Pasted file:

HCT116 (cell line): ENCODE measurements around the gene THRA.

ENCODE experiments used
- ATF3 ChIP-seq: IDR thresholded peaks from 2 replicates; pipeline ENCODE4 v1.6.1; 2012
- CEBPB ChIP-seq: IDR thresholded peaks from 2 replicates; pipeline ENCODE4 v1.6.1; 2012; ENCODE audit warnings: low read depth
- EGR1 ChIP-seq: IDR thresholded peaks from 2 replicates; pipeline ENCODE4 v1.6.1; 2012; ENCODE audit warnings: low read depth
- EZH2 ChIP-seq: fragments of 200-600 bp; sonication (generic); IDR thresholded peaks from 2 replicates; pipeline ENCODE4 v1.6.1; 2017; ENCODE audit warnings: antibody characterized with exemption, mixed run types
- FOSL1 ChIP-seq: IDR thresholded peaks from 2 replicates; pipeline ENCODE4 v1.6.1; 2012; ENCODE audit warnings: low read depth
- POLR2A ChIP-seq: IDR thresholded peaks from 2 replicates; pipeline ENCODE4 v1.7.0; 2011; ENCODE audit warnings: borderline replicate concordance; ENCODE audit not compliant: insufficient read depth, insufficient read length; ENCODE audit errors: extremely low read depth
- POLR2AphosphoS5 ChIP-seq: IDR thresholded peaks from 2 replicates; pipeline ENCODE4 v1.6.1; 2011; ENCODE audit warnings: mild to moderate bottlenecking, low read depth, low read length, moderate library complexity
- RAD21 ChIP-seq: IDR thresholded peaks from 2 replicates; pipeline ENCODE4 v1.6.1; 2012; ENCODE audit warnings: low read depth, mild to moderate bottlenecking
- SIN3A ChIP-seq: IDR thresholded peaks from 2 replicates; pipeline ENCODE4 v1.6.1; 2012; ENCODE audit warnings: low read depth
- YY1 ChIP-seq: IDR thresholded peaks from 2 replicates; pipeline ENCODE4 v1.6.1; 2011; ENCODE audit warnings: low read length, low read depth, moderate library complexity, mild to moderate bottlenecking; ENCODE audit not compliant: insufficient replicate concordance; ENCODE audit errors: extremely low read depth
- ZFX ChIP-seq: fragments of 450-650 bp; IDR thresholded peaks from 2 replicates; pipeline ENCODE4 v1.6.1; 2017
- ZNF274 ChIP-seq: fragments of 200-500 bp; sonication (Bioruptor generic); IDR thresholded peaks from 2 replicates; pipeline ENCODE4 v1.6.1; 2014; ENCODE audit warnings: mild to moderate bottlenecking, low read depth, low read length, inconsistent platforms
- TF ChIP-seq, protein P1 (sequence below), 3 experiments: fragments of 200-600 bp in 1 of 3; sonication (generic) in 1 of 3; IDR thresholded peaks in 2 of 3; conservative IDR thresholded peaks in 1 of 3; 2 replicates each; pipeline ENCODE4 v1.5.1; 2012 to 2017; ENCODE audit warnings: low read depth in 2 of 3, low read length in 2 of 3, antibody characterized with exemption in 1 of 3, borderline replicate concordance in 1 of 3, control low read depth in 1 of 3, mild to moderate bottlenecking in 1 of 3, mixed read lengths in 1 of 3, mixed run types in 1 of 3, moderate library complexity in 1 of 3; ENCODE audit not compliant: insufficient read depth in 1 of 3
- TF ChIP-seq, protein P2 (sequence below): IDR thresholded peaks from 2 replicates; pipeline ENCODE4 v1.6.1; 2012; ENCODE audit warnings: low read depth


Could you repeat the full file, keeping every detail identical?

HCT116 (cell line): ENCODE measurements around the gene THRA.

ENCODE experiments used
- ATF3 ChIP-seq: IDR thresholded peaks from 2 replicates; pipeline ENCODE4 v1.6.1; 2012
- CEBPB ChIP-seq: IDR thresholded peaks from 2 replicates; pipeline ENCODE4 v1.6.1; 2012; ENCODE audit warnings: low read depth
- EGR1 ChIP-seq: IDR thresholded peaks from 2 replicates; pipeline ENCODE4 v1.6.1; 2012; ENCODE audit warnings: low read depth
- EZH2 ChIP-seq: fragments of 200-600 bp; sonication (generic); IDR thresholded peaks from 2 replicates; pipeline ENCODE4 v1.6.1; 2017; ENCODE audit warnings: antibody characterized with exemption, mixed run types
- FOSL1 ChIP-seq: IDR thresholded peaks from 2 replicates; pipeline ENCODE4 v1.6.1; 2012; ENCODE audit warnings: low read depth
- POLR2A ChIP-seq: IDR thresholded peaks from 2 replicates; pipeline ENCODE4 v1.7.0; 2011; ENCODE audit warnings: borderline replicate concordance; ENCODE audit not compliant: insufficient read depth, insufficient read length; ENCODE audit errors: extremely low read depth
- POLR2AphosphoS5 ChIP-seq: IDR thresholded peaks from 2 replicates; pipeline ENCODE4 v1.6.1; 2011; ENCODE audit warnings: mild to moderate bottlenecking, low read depth, low read length, moderate library complexity
- RAD21 ChIP-seq: IDR thresholded peaks from 2 replicates; pipeline ENCODE4 v1.6.1; 2012; ENCODE audit warnings: low read depth, mild to moderate bottlenecking
- SIN3A ChIP-seq: IDR thresholded peaks from 2 replicates; pipeline ENCODE4 v1.6.1; 2012; ENCODE audit warnings: low read depth
- YY1 ChIP-seq: IDR thresholded peaks from 2 replicates; pipeline ENCODE4 v1.6.1; 2011; ENCODE audit warnings: low read length, low read depth, moderate library complexity, mild to moderate bottlenecking; ENCODE audit not compliant: insufficient replicate concordance; ENCODE audit errors: extremely low read depth
- ZFX ChIP-seq: fragments of 450-650 bp; IDR thresholded peaks from 2 replicates; pipeline ENCODE4 v1.6.1; 2017
- ZNF274 ChIP-seq: fragments of 200-500 bp; sonication (Bioruptor generic); IDR thresholded peaks from 2 replicates; pipeline ENCODE4 v1.6.1; 2014; ENCODE audit warnings: mild to moderate bottlenecking, low read depth, low read length, inconsistent platforms
- TF ChIP-seq, protein P1 (sequence below), 3 experiments: fragments of 200-600 bp in 1 of 3; sonication (generic) in 1 of 3; IDR thresholded peaks in 2 of 3; conservative IDR thresholded peaks in 1 of 3; 2 replicates each; pipeline ENCODE4 v1.5.1; 2012 to 2017; ENCODE audit warnings: low read depth in 2 of 3, low read length in 2 of 3, antibody characterized with exemption in 1 of 3, borderline replicate concordance in 1 of 3, control low read depth in 1 of 3, mild to moderate bottlenecking in 1 of 3, mixed read lengths in 1 of 3, mixed run types in 1 of 3, moderate library complexity in 1 of 3; ENCODE audit not compliant: insufficient read depth in 1 of 3
- TF ChIP-seq, protein P2 (sequence below): IDR thresholded peaks from 2 replicates; pipeline ENCODE4 v1.6.1; 2012; ENCODE audit warnings: low read depth